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Phoenix Bribery and Corruption Lawyer
Bribery and corruption charges have become more and more common over the years. In addition, they have become more visible, and most allegations of this type receive widespread coverage by the media.
Because corruption offenses carry serious penalties, including jail time, fines and, where applicable, a bar to future public employment, they must be defended aggressively. Contact The Feldman Law Firm and speak to an experienced Phoenix corruption attorney.
What is Corruption?
There are a variety of forms of corruption. They include:
- Bribery (public official or public employee). Bribery in the public sector is prohibited under R.S. 13-3602. That law says that it is a crime for a public servant (employee) or party officer (a person holding a position in a political party), with corrupt intent, to accept, solicit or agree to accept any benefit with the understanding that the benefit is intended to influence the vote, discretion or opinion of the party officer or public servant. It is likewise an offense to offer or provide such a benefit to a public servant or party officer. A benefit is anything of value or advantage, and it includes both present and future benefits. Bribery is a class 4 felony.
- Trading in Public Office. It is illegal to offer or confer a benefit on a party officer or public employee with the understanding or the agreement that the offeror will be nominated as a candidate for, or be appointed to, a public office. A violation is a class 6 felony. A.R.S. 13-2603.
- Offer to Exert Influence. It is a class 4 felony to obtain or seek a benefit from someone who claims that he or she will improperly influence the actions of a public employee or public servant. A.R.S. 13-2606.
- Commercial Bribery. Not all corruption charges involve public employees and officials. In Arizona, it is also illegal to confer a benefit on an employee without the employer’s consent in order to influence the conduct of the employee in the commercial affairs of the employer, where the conduct causes the employer an economic loss. It is also an offense to accept such a benefit, again where it leads to an economic loss to the employer. Commercial bribery is classified by the value of the benefit received or given. If the value is (a) more than $1,000 it is a class 5 felony; (b) from $100 to $1,000 it is a class 6 felony; and (c) less than $100 it is a class 1 misdemeanor.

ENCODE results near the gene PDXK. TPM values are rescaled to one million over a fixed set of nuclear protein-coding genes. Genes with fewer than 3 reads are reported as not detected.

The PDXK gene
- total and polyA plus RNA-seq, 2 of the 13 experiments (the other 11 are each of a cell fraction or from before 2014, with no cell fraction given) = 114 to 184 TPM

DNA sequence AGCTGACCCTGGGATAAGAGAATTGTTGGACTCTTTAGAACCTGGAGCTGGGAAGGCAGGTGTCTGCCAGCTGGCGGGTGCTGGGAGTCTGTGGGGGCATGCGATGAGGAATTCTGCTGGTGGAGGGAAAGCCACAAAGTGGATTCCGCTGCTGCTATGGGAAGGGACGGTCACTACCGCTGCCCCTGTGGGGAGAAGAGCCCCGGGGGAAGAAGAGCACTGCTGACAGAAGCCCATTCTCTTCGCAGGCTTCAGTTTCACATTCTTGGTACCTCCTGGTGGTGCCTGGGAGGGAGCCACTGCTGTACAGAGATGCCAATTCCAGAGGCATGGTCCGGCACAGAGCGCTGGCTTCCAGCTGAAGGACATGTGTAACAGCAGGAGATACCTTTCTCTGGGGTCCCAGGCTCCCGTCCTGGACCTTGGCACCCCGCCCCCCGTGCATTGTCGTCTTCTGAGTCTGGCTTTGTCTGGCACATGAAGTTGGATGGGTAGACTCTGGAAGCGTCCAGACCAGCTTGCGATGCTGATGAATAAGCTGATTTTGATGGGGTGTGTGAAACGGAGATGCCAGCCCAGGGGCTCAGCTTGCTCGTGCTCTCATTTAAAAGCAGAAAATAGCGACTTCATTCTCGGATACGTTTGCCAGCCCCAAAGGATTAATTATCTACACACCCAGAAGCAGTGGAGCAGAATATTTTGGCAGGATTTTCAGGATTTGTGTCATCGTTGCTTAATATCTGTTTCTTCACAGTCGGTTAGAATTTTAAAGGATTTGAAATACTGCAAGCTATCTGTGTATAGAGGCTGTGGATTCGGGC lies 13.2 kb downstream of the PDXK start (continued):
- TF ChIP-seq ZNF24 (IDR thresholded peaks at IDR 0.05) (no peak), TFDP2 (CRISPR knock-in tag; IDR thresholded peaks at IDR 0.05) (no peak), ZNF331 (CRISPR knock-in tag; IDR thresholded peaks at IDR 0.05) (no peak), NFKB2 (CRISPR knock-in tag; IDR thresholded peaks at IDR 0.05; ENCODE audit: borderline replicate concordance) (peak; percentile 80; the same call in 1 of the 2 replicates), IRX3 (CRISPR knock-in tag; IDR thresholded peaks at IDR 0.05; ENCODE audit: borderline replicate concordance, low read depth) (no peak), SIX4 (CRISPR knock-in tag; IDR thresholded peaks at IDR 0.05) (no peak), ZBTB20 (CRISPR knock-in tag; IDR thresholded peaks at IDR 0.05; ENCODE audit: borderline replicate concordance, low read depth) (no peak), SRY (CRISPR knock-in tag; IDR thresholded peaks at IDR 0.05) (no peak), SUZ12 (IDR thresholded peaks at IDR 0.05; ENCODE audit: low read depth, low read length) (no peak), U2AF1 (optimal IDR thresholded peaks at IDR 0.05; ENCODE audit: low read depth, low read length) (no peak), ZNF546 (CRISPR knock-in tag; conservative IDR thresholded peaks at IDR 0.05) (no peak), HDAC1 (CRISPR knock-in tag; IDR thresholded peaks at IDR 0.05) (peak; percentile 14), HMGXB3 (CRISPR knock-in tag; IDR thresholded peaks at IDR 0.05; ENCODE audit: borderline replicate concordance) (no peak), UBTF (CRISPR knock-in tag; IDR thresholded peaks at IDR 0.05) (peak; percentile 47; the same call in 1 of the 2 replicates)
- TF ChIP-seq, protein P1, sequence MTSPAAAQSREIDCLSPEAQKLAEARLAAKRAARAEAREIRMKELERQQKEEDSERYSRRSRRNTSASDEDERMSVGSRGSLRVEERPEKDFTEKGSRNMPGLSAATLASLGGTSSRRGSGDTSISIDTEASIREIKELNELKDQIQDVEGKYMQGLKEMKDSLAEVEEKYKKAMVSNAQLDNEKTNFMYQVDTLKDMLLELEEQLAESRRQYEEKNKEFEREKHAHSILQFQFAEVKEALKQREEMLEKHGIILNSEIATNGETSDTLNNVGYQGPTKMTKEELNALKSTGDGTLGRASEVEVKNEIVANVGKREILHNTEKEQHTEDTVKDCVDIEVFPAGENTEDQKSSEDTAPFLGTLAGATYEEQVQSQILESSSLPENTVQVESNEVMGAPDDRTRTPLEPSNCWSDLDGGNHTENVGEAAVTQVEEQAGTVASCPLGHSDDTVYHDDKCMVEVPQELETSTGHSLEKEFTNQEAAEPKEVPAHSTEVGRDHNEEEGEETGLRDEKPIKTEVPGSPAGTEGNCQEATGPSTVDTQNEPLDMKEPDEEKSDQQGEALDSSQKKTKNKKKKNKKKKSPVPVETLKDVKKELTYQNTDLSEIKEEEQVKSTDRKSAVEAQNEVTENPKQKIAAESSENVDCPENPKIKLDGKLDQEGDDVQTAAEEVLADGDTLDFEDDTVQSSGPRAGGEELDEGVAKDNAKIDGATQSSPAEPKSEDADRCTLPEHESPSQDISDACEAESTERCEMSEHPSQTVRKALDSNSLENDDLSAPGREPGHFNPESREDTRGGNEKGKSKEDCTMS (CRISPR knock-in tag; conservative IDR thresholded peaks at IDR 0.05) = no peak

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- Under A.R.S. 38-481, it is unlawful for a judicial, executive or legislative officer to appoint or to vote for the appointment of anyone who is related to that officer to the third degree or closer. This includes those who are aunts, uncles, nieces, nephews, great-grandchildren, or closer. Judicial, legislative and executive officers include all state, county and municipal officials who are appointed or elected. It also includes, among others, government department heads. A violation is a class 2 misdemeanor.
- Influence Peddling. This is the use of one’s influence in a governmental body or commission to obtain favorable treatment for another person or entity, in most cases in return for a payment of some kind, although the payment does not have to be in dollars. An example would a commission member accepting money in exchange for voting for higher rates for a utility or other business regulated by that commission. In most cases, the conduct will fit into the category of bribery.
- Conflict of Interest. There are a host of situations in which it could be alleged that a public officer or employee may have a conflict of interest and failed to disclose that interest or violated the law by doing business with the agency with whom the officer or employee is associated. The conflict of interest laws go beyond the above examples and are contained in A.R.S. 38-503 through 505. An intentional or knowing violation is a class 6 felony, and a reckless or negligent violation is a class 1 misdemeanor, In either case, the penalty includes forfeiture of the person’s public office or employment.
There are other examples of bribery and other forms of corruption, but many will fall into the categories above.
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Building a Defense to a Corruption Charge
The defenses that may apply in a corruption case will depend not only on the facts of your case, but also on the particular charge you are facing. For example, a conflict of interest charge may be successfully defended by showing that the public employee (or his relative) had only a remote interest in the outcome of a particular decision by the public body in question. In other cases, defenses could include violations of the Fourth Amendment (illegal search and seizure), as well as the Fifth Amendment (right to counsel).
If you are charged with bribery or corruption, contact The Feldman Law Firm. We will examine your case and present you with an honest assessment of where you stand, and how we can provide build an effective defense. Your initial consultation is free.
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